One of the most problematic aspects of the Phoenix Suns so far this season has been the inability of the bench to hold onto leads, much less create or expand them, when Steve Nash and the starters are rested. At the crux of this issue has been the point guard play, specifically, with back up point-guards Sebastian Telfair and Ronnie Price struggling to lead the offense and execute plays.
The inability of the Suns' second unit to establish a rhythm and maintain the flow that the starters set in motion has already cost the Suns several games, and even led to our own Alex Laugan to coin the "2nd Quarter Rule" based on this very problem, in which he proposed that the Suns chances of winning or losing a game could actually be predicted with 90% accuracy by whether or not they won the second quarter when the bench plays most of the minutes.
This issue has led many fans to cringe when Nash leaves the floor, and call for Alvin Gentry to put Nash back in as soon as either Telfair or Price make a mistake. But what if the problem was that the second unit hasn't been given enough time on the floor or trust to work through the problems? Well according to an article from Paul Coro of the AZ Republic, Sebastian Telfair apparently believes just that.
Read on after the jump for more...
In the article, Sebastian Telfair explains why he thinks the Suns' struggled in the first half of the season.
"I think there should've been more put on us in the first half of the season. We should've been used more. We're going to win or lose a lot of games with the second unit."
At face value, this seems to make sense. After all, the bench unit this season is comprised of mostly new players to the Suns who did not have much of a training camp to work together or establish any kind of continuity before being thrown to the sharks. Sebastian Telfair, Ronnie Price, Shannon Brown, Michael Redd, and Markieff Morris are all new to this system, with only Robin Lopez, Hakim Warrick, and Josh Childress having experience working together.
But how can head coach Alvin Gentry justify giving more minutes to a unit who is struggling so mightily, when the team is fighting to win each and every game for a chance just to qualify for the last spot in the playoffs? It's a catch-22. Plus, does Telfair's assertion really explain all of the troubles the second unit is having? Doubtful.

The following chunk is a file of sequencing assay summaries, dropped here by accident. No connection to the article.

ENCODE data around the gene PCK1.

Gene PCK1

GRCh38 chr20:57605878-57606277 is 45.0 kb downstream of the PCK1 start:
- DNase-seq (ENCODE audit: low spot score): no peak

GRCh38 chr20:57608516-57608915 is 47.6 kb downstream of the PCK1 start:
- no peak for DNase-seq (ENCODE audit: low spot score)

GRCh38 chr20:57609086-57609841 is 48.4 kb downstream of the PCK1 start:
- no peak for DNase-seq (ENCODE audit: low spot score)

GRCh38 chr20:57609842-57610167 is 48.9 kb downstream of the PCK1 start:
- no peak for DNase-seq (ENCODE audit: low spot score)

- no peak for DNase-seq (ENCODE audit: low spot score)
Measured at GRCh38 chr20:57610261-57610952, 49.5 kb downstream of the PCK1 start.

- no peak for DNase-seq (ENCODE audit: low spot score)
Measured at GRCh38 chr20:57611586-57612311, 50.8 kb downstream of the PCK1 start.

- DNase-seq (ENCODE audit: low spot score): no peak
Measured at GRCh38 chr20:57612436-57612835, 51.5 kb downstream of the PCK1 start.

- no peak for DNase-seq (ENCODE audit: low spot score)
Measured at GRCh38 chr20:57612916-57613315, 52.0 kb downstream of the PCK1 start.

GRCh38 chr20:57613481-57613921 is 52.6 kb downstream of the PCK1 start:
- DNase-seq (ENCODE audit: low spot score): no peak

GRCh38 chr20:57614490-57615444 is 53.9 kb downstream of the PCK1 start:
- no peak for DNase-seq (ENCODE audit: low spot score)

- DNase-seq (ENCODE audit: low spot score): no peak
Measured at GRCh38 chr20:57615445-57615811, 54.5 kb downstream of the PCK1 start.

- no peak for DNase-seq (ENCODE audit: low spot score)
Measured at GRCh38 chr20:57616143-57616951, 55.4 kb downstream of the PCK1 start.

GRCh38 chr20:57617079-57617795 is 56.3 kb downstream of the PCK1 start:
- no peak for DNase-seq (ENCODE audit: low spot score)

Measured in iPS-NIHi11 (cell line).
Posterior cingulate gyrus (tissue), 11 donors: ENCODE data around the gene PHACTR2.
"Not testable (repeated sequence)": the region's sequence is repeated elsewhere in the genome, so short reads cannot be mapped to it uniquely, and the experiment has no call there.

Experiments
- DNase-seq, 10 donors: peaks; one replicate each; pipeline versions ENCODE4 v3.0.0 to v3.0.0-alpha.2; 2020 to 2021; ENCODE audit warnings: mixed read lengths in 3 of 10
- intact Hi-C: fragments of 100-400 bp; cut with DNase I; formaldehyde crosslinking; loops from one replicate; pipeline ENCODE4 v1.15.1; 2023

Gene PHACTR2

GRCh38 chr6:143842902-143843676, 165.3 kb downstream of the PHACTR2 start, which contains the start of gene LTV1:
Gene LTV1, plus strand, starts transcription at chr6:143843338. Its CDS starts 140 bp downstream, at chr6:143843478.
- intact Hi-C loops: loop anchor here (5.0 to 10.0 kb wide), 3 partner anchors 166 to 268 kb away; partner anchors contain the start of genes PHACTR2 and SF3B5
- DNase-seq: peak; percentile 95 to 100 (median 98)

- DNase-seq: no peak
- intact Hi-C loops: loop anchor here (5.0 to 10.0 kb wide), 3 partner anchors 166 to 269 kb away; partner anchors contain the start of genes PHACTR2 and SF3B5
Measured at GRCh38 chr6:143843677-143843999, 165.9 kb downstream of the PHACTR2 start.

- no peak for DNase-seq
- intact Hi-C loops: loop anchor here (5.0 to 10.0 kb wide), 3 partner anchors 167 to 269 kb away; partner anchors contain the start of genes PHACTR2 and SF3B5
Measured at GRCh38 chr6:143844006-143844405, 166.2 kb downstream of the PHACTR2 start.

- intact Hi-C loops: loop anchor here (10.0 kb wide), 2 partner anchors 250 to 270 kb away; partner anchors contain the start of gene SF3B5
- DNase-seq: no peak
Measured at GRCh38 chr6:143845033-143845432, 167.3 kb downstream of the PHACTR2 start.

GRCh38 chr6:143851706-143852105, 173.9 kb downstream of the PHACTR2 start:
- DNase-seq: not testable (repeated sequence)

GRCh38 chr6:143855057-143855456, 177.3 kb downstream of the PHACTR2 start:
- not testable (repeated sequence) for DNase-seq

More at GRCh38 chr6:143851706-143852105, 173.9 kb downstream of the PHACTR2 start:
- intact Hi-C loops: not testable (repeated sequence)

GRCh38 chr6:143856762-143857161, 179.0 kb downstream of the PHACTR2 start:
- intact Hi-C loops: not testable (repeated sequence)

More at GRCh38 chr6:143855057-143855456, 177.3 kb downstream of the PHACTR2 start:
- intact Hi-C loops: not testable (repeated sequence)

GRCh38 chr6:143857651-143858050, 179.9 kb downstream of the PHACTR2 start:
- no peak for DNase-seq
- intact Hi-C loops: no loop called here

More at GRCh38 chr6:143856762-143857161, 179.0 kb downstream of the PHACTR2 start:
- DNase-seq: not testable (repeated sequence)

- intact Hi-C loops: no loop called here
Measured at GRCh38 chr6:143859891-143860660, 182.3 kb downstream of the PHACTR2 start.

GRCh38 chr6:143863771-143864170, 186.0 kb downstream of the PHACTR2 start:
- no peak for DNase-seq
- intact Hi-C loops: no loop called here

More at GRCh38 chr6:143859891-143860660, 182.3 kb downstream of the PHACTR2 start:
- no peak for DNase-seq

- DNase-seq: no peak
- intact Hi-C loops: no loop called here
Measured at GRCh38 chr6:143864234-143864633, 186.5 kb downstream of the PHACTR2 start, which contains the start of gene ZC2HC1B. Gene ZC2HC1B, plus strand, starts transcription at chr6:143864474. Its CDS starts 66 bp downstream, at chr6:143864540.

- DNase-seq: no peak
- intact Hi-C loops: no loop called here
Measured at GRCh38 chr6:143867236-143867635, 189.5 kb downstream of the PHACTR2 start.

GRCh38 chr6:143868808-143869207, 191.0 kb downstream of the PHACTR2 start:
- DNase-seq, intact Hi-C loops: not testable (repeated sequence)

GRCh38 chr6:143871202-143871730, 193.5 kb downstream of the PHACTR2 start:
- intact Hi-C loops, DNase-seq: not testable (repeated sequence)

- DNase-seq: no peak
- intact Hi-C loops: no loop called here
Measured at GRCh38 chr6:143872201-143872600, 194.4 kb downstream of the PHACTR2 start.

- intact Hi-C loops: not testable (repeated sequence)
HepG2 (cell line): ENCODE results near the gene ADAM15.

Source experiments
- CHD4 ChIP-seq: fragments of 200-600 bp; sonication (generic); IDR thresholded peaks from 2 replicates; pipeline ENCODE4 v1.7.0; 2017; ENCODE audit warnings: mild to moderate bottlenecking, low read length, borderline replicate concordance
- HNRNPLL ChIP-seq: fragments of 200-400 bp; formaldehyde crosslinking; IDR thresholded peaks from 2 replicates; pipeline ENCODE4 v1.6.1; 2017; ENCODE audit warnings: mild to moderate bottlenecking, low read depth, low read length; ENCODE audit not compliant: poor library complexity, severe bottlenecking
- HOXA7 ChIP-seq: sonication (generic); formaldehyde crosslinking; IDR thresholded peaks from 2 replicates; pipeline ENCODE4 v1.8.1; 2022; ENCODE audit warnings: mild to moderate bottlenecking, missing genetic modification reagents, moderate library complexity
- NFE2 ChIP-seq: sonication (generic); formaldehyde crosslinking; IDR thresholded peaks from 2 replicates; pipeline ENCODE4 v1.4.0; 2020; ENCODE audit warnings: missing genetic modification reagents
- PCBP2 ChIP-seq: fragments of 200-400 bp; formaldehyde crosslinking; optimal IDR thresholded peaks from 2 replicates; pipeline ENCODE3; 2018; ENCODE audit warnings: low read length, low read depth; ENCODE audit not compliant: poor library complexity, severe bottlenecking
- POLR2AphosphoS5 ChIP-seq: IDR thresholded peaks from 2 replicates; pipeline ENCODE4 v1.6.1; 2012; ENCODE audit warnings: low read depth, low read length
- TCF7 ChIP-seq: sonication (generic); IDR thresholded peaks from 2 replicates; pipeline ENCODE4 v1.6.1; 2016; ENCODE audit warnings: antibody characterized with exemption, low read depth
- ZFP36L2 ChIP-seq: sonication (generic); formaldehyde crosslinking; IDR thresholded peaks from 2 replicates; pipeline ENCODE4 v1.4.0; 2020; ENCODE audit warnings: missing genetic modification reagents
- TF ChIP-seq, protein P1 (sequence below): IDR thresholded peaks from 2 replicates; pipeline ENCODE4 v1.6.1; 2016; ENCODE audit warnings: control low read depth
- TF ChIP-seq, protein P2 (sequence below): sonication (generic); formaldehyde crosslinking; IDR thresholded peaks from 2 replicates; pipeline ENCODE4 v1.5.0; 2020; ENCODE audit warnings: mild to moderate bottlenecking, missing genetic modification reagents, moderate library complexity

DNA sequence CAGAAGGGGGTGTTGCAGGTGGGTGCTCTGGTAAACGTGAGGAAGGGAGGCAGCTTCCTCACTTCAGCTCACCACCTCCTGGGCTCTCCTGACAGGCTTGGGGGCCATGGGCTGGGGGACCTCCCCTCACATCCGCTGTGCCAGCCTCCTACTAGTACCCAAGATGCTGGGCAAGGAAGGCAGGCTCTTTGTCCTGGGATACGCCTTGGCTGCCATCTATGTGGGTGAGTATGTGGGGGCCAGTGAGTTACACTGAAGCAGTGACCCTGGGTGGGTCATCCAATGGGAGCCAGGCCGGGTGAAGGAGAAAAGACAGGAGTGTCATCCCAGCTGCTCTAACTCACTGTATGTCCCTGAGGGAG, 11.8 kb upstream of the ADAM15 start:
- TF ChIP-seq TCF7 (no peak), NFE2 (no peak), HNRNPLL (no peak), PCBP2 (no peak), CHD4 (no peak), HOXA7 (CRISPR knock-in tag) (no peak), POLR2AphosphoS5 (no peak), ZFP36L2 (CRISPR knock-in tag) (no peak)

Sebastian then went on to explain some of what he thinks are the causes of the second unit's struggles thus far.
"When we struggle offensively is when we get scored on defensively. When we come down and run set plays every time, that doesn't work for the second unit as well as the starters. The key for us is coming out with energy on defense and getting out in transition. That's how the ball is going to get moved. Half-court hasn't worked the first half of the season, and I don't think it's going to work in the second half. Defense is the key."
This observation also seems to have some merit as it appears that the strength of the second unit is its athleticism, speed, and youth compared to the starters; and since they have not had the time to gel as a unit, they are more effective on the break and in transition than they are in a traditional half-court set.
So what should be done? Well, for the time being the Suns appear to be on a roll starting the second half of the season with two impressive wins over the Minnesota Timberwolves and the L.A. Clippers, despite the continued poor performance of the bench.
Going by the old saying if it ain't broke, don't fix it, it probably wouldn't be the best time for Gentry to force the issue with the second unit in an attempt to overcome their problems. But if the Suns' really do plan on competing for a playoff spot this season, it's an issue that simply cannot be ignored much longer. With the trade deadline fast approaching, the Suns will have to make a decision of whether or not to make a move in an attempt to improve their roster, or stick it out until the off-season with what they already have.
One thing's for sure, what was once a strength for the Suns over the past couple of seasons is now one of their biggest weaknesses, and something will have to change regarding the lack of productivity from the second unit if the Suns are serious about saving the season.